Do you know your genre?
Are you a writer? What do you write? Do you know what section your novel would be in a bookstore? Do you know your genre?
If you simply answered fiction or nonfiction, that’s only the start of your journey. When you browse online or brick and mortar bookstores, you have to choose between an array of categories: fantasy, historical, romance, science fiction, etc.
When you’re in the beginning stages, you might not know what genre you are yet. Don’t worry. If you’re still in the middle of writing your book, then you have time to figure that out. Sometimes we don’t really know our own style until we finish a book.
However, if you’ve reached the point where you’re getting serious about your work and are contemplating publication, then you NEED to know your genre. You won’t be able to submit to an agent or publishing house if you don’t know what category your book falls under.
Knowing Your Genre is EVERYTHING
You probably have your favorite genres and head straight for those sections of the store or library. Chances are, your style follows much of what you read, so your genre is probably something you already read.
When you’re published, readers will find your work the same way you look for a new novel to read. This is why agents need to know your genre in order to sell your book to publishers.
Knowing your genre shows agents and publishers that you know how to market your book and appeal to fans of that genre.
Ahem, by the way. You cannot ask an agent what your book’s genre is. They want YOU to tell THEM.
When you know how to label yourself accurately, then you show agents that you understand the importance of that genre’s expected plots, word counts, tropes, character depictions, themes, etc..
For example, if you’re a romance writer, then your romance fans have specific expectations within their genre, including a happy ending. Obviously, there are variations, otherwise all books would read the same. Romance fans know what can deviate and what cannot.
Readers know what to instinctively expect from their favorite genre. Writers need to know, too.
Read More to Know Your Genre
How can you know your genre if you don’t read it?
I say this all the time, and I will continue to do so — you need to read to write better.
Reading within your genre will familiarize yourself with the expectations of your readers. This will help you automatically keep to your genre’s expectations while you write.
Every genre has specifications and limitations that readers, agents, and publishers expect you, the writer, to uphold:
- Word count
- Character arcs
- Plot points
- Endings: i.e. Romance = happy ending, Literary = perspective, Mystery = revelation
Know Your Genre Overlaps
Sub genres are great ways to include other genres of interest.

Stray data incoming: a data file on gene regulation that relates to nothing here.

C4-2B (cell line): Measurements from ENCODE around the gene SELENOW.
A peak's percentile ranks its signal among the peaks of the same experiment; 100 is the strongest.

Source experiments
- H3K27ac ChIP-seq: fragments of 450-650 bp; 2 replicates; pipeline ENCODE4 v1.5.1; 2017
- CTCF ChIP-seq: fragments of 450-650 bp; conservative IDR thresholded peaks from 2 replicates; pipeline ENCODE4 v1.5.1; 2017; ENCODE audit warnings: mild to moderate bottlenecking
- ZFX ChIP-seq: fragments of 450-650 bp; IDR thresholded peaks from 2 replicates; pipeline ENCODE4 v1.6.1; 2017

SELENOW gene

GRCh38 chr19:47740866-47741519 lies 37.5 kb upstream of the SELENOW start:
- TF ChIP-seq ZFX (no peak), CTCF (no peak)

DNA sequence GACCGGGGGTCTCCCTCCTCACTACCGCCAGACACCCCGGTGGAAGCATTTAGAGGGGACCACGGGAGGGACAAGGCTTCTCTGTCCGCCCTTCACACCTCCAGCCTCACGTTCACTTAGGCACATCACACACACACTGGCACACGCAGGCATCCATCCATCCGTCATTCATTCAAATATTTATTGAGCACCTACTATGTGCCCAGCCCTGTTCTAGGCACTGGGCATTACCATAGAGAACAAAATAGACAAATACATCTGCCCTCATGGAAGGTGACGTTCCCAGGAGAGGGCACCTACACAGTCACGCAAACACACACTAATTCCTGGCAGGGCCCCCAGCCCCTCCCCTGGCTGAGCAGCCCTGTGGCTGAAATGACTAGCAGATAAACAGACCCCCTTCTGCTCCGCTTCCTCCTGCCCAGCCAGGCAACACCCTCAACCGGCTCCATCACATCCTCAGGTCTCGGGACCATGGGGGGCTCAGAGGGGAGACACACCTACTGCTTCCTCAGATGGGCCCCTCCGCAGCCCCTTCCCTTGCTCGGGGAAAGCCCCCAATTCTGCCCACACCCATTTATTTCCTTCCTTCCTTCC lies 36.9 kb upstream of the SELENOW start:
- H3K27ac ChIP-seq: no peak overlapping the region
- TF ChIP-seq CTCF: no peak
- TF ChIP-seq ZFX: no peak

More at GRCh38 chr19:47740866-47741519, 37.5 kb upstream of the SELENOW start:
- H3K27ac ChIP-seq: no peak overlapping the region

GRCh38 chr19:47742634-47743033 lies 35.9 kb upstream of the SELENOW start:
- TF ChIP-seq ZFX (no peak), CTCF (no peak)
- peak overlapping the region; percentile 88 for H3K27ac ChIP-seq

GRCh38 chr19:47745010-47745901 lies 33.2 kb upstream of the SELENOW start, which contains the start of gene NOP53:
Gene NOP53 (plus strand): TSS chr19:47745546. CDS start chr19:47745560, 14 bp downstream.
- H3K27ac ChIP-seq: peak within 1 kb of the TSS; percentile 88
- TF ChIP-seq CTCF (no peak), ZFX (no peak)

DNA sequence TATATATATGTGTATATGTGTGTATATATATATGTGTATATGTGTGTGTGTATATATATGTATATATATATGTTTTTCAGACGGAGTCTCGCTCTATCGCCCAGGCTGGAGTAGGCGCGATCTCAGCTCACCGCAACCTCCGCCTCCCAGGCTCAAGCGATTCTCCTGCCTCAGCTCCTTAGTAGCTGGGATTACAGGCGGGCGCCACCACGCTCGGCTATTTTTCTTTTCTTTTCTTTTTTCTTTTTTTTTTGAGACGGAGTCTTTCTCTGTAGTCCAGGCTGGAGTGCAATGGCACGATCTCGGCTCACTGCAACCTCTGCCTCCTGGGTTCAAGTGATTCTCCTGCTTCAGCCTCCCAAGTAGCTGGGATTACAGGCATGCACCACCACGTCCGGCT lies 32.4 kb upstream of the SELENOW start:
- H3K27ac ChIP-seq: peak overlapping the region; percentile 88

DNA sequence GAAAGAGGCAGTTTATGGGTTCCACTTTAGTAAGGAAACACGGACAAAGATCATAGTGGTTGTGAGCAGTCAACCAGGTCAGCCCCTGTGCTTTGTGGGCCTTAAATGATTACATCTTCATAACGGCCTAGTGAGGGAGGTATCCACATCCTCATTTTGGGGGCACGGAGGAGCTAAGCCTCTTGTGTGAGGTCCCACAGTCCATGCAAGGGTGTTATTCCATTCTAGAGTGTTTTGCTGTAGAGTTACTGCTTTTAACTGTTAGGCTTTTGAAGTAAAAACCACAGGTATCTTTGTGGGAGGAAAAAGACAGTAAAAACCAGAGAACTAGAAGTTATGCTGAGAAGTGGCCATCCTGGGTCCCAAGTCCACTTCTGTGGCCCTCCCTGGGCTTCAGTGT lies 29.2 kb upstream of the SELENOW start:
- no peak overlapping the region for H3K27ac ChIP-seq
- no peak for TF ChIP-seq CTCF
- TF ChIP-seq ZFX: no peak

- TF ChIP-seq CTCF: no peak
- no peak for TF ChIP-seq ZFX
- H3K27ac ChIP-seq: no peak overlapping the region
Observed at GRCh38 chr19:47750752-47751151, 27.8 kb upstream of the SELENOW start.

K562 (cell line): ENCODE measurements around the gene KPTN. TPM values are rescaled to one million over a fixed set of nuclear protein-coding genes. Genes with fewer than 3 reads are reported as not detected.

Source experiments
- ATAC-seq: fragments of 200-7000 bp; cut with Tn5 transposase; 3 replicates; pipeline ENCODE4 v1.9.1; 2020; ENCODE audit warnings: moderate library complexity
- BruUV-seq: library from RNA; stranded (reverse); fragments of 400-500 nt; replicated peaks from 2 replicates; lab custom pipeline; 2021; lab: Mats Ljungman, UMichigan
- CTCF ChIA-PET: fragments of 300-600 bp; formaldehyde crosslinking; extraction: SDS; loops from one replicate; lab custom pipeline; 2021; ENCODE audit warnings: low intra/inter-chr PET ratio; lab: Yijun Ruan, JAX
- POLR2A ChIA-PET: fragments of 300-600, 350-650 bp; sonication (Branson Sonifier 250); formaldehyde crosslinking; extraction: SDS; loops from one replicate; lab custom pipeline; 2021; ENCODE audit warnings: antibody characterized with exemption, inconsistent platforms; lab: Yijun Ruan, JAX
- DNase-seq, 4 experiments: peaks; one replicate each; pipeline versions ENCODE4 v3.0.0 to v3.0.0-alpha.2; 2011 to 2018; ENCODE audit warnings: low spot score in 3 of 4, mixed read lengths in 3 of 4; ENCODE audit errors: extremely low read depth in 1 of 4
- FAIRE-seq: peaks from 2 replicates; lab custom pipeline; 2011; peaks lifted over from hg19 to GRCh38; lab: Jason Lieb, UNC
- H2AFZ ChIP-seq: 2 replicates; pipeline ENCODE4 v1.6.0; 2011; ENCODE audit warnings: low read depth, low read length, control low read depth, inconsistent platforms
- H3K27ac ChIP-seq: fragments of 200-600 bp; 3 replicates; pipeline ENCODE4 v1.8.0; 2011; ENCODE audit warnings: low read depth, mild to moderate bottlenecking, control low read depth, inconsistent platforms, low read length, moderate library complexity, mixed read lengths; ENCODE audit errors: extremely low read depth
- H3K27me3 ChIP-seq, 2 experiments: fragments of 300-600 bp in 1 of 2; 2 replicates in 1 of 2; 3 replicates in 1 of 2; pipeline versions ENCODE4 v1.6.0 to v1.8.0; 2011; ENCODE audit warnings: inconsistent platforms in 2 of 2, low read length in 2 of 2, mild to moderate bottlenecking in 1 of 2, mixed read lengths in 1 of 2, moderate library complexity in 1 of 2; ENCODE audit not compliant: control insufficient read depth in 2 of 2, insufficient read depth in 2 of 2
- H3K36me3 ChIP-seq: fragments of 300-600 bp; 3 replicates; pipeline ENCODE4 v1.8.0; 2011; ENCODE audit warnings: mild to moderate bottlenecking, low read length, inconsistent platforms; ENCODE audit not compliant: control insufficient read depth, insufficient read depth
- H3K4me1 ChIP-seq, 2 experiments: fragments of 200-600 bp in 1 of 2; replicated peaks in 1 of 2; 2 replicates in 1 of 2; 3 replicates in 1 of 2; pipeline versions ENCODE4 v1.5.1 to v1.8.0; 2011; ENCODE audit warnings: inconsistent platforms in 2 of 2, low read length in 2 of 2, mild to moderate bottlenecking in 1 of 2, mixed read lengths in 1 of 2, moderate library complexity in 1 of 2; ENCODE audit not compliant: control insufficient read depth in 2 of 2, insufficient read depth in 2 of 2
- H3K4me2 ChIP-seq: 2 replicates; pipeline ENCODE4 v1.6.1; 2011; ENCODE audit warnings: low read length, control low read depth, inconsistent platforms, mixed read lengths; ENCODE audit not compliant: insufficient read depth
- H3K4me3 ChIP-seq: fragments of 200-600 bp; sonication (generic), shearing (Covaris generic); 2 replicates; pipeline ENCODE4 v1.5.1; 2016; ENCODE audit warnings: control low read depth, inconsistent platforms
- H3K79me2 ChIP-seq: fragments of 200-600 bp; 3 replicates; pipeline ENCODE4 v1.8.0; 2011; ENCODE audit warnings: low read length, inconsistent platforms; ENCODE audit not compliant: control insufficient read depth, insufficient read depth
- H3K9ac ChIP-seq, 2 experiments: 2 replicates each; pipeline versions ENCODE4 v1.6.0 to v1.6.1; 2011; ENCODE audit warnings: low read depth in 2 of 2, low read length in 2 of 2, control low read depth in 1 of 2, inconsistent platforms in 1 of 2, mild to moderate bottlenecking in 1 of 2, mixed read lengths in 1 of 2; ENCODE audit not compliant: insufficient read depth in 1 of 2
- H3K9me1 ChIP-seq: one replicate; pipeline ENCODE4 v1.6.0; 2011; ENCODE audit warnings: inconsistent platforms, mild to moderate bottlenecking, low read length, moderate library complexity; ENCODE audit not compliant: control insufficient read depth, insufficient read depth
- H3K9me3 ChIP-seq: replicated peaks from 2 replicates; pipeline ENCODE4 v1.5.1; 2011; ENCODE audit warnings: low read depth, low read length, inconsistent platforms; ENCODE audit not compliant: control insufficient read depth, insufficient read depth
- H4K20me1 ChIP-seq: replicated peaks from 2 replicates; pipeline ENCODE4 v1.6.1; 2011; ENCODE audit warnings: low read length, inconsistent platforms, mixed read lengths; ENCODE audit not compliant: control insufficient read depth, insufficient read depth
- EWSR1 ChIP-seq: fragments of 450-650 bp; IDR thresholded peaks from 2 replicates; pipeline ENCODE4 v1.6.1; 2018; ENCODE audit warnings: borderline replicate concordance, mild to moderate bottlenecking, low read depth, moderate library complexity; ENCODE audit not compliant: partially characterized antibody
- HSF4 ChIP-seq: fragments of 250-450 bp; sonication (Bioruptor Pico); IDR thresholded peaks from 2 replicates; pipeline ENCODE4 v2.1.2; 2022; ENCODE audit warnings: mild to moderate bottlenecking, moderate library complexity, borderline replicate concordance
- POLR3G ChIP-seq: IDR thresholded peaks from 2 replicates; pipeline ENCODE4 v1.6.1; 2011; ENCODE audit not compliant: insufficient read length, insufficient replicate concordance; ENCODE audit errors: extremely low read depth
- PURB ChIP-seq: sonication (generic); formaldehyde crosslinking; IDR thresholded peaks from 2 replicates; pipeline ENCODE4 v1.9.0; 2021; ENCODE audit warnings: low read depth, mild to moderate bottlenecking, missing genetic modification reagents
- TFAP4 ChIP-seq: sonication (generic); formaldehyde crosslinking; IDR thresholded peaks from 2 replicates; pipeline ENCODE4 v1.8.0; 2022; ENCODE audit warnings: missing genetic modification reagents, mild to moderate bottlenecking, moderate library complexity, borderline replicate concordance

They can also confuse your book categorization if you don’t know how to label your book correctly.
A mystery can have elements of a romance novel, along with similar themes. But, if the book does not follow the plot arc of romance novels, then it is NOT a romantic genre. It’s a mystery novel with romance elements. That book would be in the mystery section.
However, if your book is following the romance plot arc, but also includes a mystery theme, then it IS a romance novel with mystery elements. That book would be in the romance section.
Knowing your genre also helps you differentiate between similar genres, like Magical Realism and Paranormal, or Mainstream and Commercial Fiction. I still can’t differentiate the latter pair. Good thing they aren’t my genre — sigh.
How Do You Know Your Genre?
Sometimes, we’re just too close to a project to critique or label ourselves easily. Honestly, that’s not a good enough excuse. You need to know your book. Agents and publishers require this.
If you’re an avid reader and you still don’t know your genre, then it’s time to do more research.
Browse other books that you think are similar to yours. What genre do they fall in?
Ask beta readers. What genre do they think your story falls under?
Don’t go solely by your beta readers’ word, though. Take the advice, then double check with your own research.
Your book may fall under more than category at this point. If so, it’s time to see what differentiates those categories. You may need to alter your plot or word count to fit the mold of a particular genre.
I know, fitting a mold does not sound appealing. But, if you want a standard publisher, you have to fit their expectations.
See what genre your book comes closest to before you start to edit.
I wasn’t sure if my own novel was a romance or speculative fiction. I’ve enjoyed reading romance for years, so I’m familiar with the plot arcs. However, I realized that romance was a secondary theme in my book, so I now label it speculative fiction with romantic themes. However, if I REALLY wanted to write a romance, I could alter my plot to fit the expected high and low falls with my MC’s love interest.
So, tell me — what book shelf would your novel rest on in a bookstore?
If you still need help deciphering your book’s genre or need a second pair of eyes for proofreading or beta reading, just ask. Leave a comment below or contact and request help. Let me know what genres you typically like and describe the elements of your book.